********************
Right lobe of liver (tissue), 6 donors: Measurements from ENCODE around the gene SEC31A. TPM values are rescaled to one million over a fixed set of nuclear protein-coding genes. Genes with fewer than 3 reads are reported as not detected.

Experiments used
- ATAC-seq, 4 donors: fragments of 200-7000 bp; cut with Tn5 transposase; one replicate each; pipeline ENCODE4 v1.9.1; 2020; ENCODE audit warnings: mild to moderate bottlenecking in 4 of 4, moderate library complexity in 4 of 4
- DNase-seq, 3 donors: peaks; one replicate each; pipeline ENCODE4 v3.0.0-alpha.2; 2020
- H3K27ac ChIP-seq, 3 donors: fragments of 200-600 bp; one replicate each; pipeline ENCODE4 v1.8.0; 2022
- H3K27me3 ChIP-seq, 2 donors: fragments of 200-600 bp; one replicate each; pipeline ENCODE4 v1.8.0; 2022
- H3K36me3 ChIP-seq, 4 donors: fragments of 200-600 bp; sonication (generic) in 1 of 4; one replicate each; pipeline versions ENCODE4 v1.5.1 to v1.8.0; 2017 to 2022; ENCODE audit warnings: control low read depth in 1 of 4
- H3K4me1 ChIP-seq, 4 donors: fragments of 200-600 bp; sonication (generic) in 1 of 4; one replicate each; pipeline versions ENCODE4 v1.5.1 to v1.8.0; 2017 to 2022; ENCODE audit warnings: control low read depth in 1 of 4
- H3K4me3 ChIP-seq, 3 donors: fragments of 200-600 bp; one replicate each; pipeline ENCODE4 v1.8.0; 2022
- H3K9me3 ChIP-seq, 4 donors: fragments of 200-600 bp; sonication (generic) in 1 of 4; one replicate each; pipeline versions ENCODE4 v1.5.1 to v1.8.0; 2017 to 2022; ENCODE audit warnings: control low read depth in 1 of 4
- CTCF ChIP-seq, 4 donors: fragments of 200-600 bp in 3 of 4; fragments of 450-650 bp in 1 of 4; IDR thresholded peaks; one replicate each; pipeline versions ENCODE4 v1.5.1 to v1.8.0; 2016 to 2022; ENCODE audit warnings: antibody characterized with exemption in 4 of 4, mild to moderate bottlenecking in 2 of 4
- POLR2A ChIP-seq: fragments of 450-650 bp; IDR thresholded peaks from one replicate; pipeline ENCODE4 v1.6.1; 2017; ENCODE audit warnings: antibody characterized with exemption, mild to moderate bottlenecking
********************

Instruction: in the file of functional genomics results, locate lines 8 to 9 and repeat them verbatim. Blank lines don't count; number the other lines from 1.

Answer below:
- H3K4me1 ChIP-seq, 4 donors: fragments of 200-600 bp; sonication (generic) in 1 of 4; one replicate each; pipeline versions ENCODE4 v1.5.1 to v1.8.0; 2017 to 2022; ENCODE audit warnings: control low read depth in 1 of 4
- H3K4me3 ChIP-seq, 3 donors: fragments of 200-600 bp; one replicate each; pipeline ENCODE4 v1.8.0; 2022